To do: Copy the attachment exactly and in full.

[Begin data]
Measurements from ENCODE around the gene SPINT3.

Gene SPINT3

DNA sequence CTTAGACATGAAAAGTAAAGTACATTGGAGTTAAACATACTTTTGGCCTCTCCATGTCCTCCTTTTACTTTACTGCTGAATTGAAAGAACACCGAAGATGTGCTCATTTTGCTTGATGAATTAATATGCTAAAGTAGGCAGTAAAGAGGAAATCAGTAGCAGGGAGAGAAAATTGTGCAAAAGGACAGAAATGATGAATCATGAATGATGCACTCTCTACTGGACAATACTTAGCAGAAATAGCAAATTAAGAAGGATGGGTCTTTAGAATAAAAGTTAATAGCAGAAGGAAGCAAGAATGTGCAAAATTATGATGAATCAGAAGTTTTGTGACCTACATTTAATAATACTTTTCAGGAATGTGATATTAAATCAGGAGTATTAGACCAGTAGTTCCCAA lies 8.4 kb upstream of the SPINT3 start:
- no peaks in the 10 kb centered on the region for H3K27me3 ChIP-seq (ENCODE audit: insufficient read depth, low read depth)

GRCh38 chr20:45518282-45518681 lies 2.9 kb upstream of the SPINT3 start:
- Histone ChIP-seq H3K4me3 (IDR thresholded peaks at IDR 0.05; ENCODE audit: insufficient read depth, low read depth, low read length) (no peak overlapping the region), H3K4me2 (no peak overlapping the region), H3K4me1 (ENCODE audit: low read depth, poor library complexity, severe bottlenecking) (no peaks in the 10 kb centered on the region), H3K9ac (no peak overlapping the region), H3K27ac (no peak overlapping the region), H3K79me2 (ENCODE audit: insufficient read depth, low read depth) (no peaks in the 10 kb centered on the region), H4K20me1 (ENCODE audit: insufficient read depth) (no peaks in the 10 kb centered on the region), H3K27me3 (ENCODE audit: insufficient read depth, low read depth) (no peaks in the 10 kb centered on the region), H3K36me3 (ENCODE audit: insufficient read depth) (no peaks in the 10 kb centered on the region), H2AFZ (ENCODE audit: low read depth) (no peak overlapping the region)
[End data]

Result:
Measurements from ENCODE around the gene SPINT3.

Gene SPINT3

DNA sequence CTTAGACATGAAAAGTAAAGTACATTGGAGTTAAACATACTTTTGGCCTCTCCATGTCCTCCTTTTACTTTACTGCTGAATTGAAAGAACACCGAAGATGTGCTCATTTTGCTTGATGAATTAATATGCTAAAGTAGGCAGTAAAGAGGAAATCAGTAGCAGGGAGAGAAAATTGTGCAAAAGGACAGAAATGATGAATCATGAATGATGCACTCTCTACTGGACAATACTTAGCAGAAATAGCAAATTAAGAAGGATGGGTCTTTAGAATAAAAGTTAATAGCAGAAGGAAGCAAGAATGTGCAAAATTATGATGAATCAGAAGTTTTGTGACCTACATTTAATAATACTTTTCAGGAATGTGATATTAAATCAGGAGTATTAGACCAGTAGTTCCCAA lies 8.4 kb upstream of the SPINT3 start:
- no peaks in the 10 kb centered on the region for H3K27me3 ChIP-seq (ENCODE audit: insufficient read depth, low read depth)

GRCh38 chr20:45518282-45518681 lies 2.9 kb upstream of the SPINT3 start:
- Histone ChIP-seq H3K4me3 (IDR thresholded peaks at IDR 0.05; ENCODE audit: insufficient read depth, low read depth, low read length) (no peak overlapping the region), H3K4me2 (no peak overlapping the region), H3K4me1 (ENCODE audit: low read depth, poor library complexity, severe bottlenecking) (no peaks in the 10 kb centered on the region), H3K9ac (no peak overlapping the region), H3K27ac (no peak overlapping the region), H3K79me2 (ENCODE audit: insufficient read depth, low read depth) (no peaks in the 10 kb centered on the region), H4K20me1 (ENCODE audit: insufficient read depth) (no peaks in the 10 kb centered on the region), H3K27me3 (ENCODE audit: insufficient read depth, low read depth) (no peaks in the 10 kb centered on the region), H3K36me3 (ENCODE audit: insufficient read depth) (no peaks in the 10 kb centered on the region), H2AFZ (ENCODE audit: low read depth) (no peak overlapping the region)